Contributed Photo/Courtesy Graham County Chamber of Commerce: The cohort toured the Safford Theatre, which is undergoing renovation.
Contributed Article/Courtesy Graham County Chamber of Commerce
GRAHAM COUNTY – The Graham County Chamber of Commerce held its second Gila Valley Leadership meeting for Cohort 16 on Thursday, Oct. 14, and discussed leading with empathy, art, history, and volunteerism.
The 16th cohort of the Gila Valley Leadership program met bright and early on Thursday morning for their lecture series beginning with a brief presentation by Alma Flores. Flores’ discussed leadership and empathy, describing its profound influence in her life and how it encouraged her to move forward as a young mother.
Branching into local programs and government Brian Douglas from the Graham County Health Department also gave an overview to the cohort on the available programs at the department.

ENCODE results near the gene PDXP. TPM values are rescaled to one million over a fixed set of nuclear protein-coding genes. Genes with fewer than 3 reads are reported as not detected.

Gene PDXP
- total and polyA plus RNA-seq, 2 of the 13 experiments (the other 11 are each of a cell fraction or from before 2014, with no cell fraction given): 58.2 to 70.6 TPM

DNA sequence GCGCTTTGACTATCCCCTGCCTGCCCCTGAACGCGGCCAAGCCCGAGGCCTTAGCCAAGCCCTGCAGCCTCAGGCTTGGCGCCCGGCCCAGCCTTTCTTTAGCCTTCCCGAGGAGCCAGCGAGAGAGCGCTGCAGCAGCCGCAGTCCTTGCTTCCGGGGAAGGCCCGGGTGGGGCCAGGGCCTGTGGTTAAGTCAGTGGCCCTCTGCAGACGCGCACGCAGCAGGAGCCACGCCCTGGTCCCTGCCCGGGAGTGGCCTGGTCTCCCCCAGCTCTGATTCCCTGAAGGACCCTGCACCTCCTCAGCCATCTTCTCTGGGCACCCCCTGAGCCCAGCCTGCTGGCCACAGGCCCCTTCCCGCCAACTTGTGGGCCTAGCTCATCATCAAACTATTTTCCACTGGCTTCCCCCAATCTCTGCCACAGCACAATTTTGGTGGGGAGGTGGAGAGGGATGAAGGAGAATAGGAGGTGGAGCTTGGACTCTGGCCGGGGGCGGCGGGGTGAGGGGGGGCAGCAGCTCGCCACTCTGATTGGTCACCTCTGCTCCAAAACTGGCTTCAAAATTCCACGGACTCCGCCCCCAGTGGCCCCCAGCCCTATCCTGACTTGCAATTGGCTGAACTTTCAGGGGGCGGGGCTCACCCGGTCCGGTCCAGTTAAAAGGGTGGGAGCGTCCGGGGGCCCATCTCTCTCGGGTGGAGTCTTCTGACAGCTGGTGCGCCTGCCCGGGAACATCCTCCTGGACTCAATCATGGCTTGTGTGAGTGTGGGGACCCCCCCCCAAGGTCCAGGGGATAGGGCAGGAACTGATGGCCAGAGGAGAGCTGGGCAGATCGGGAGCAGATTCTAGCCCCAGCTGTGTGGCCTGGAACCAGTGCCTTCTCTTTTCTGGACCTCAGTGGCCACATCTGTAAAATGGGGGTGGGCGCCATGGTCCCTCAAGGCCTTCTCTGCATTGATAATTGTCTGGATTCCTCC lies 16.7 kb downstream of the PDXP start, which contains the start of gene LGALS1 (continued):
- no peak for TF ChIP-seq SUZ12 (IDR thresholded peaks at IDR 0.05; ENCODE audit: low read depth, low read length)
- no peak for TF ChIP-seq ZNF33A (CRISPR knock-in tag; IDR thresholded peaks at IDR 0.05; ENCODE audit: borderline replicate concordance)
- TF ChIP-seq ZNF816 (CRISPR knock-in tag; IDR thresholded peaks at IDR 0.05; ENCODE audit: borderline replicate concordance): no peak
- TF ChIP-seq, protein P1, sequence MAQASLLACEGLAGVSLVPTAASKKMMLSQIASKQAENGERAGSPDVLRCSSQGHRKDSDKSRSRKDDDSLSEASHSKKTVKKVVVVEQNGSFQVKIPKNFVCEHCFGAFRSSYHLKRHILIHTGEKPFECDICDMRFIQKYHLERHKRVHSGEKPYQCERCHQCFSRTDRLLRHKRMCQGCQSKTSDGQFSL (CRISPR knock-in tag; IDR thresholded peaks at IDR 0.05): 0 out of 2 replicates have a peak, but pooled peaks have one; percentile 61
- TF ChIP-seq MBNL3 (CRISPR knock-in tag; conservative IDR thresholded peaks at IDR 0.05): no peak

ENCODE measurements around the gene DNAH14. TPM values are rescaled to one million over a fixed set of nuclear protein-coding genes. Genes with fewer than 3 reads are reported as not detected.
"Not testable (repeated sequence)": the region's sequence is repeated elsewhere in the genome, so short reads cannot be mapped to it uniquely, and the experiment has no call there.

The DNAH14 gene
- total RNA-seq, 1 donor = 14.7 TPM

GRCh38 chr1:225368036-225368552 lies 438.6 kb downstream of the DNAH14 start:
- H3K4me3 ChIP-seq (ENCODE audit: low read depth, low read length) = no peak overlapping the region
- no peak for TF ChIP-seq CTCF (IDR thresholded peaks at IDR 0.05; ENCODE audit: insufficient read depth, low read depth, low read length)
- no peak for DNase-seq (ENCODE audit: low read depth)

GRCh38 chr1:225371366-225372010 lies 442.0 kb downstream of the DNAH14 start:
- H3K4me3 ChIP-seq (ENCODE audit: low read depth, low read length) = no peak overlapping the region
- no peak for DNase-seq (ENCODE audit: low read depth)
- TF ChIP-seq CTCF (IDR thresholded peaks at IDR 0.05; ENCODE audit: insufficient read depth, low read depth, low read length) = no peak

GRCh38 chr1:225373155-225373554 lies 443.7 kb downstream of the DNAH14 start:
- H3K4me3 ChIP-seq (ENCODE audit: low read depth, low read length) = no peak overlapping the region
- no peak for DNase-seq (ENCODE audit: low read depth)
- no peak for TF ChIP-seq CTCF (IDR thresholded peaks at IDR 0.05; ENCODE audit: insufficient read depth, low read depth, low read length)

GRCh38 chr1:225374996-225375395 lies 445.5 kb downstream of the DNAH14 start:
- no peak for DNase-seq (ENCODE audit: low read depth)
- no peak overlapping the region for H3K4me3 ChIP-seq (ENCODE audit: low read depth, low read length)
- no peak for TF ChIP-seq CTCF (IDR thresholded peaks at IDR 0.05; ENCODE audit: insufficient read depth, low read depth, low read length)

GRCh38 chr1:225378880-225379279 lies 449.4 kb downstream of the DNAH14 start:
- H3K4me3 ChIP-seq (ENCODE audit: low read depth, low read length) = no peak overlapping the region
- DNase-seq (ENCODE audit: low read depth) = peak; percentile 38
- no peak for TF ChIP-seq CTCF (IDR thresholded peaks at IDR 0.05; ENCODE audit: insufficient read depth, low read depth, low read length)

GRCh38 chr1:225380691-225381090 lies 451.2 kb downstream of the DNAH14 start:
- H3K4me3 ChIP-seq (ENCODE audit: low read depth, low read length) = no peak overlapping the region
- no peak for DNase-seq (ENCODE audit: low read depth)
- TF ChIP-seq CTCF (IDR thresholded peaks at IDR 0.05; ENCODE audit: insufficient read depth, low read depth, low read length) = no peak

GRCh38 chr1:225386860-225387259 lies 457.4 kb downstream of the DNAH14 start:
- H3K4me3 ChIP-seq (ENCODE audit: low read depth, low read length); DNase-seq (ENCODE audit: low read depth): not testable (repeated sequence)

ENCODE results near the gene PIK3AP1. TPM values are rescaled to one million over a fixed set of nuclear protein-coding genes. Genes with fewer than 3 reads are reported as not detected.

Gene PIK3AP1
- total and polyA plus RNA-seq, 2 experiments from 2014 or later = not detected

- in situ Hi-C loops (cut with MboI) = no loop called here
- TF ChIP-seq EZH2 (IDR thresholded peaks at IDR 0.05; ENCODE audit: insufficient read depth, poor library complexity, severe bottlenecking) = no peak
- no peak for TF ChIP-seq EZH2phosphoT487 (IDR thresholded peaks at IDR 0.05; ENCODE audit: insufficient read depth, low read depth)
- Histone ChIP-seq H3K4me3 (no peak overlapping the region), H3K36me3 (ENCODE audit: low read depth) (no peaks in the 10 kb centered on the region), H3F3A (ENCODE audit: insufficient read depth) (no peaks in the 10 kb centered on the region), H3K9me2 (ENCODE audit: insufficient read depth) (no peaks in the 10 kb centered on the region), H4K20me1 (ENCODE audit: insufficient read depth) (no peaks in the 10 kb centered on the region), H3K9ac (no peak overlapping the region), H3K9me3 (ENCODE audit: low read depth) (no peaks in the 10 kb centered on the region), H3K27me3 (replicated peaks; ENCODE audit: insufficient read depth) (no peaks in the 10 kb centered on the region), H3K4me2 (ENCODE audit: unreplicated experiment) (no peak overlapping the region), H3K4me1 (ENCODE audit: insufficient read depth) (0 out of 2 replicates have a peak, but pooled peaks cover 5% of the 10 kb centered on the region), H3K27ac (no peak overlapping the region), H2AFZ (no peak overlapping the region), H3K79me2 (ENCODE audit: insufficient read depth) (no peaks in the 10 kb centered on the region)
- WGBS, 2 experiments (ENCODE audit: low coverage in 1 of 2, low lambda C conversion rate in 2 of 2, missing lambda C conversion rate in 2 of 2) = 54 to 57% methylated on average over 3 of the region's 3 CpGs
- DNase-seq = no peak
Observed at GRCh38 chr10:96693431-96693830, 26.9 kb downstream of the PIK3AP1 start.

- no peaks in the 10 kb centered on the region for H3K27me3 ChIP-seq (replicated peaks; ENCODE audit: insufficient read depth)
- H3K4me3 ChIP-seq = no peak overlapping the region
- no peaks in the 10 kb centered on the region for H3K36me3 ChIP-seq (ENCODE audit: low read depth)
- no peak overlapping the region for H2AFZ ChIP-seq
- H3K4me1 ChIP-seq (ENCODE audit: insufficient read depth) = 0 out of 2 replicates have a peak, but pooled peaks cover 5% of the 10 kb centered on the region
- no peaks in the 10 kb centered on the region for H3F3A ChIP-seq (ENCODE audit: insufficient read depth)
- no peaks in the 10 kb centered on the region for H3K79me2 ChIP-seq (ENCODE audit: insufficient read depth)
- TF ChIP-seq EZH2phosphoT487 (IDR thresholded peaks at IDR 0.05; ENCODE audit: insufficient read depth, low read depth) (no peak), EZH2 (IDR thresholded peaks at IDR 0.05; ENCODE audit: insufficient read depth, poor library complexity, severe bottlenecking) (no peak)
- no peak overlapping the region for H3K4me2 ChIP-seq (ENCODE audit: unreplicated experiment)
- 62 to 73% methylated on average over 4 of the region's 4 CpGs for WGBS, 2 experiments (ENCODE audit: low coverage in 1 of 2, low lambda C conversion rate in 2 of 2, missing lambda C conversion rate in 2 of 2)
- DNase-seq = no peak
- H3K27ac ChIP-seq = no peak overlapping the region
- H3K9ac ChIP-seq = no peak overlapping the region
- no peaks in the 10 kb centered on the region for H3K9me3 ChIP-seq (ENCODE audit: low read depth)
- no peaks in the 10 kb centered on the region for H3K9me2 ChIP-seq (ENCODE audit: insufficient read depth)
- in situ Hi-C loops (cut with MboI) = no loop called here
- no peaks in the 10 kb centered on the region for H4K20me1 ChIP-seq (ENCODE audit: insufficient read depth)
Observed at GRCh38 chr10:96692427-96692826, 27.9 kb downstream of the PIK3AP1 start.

This month, the cohort learned a great deal about the nonprofit entities within Graham County, including the Gila Valley Arts Council, the Graham County Historical Society, and the Eastern Arizona Museum and Historical Society of Graham County. The cohort toured the museum, learning about historical figures and the origins of each town.
Tom Green, president of the Gila Valley Arts Council, said the leaders should volunteer for causes they are passionate about. Although serving on a nonprofit board is a way to make new connections within the area, unless there is a driving passion for the cause, the volunteer will get tired and drop away from the nonprofit.
“Find something you enjoy giving back to the community,” Green said.
The cohort also visited the Safford Historical Theatre and was given a tour of the building by Safford Downtown Association President Danny Smith. He explained to the cohort the theater’s importance as an economic engine to the downtown area, saying that it will give the community another reason to spend time and money Downtown.
Gila Valley art was another element highlighted in the series this month. Local artist and historian Talana Hooper presented her artwork to the group. Another local artist, Deanna Cluff, gave the cohort an hour-long instruction period on completing an etching art piece. The cohort each created a piece of art and took it home that day. Lastly, Brandt Woods, a local mural artist, explained his project of 30 murals in 60 days and how he hopes to bring more art to Downtown.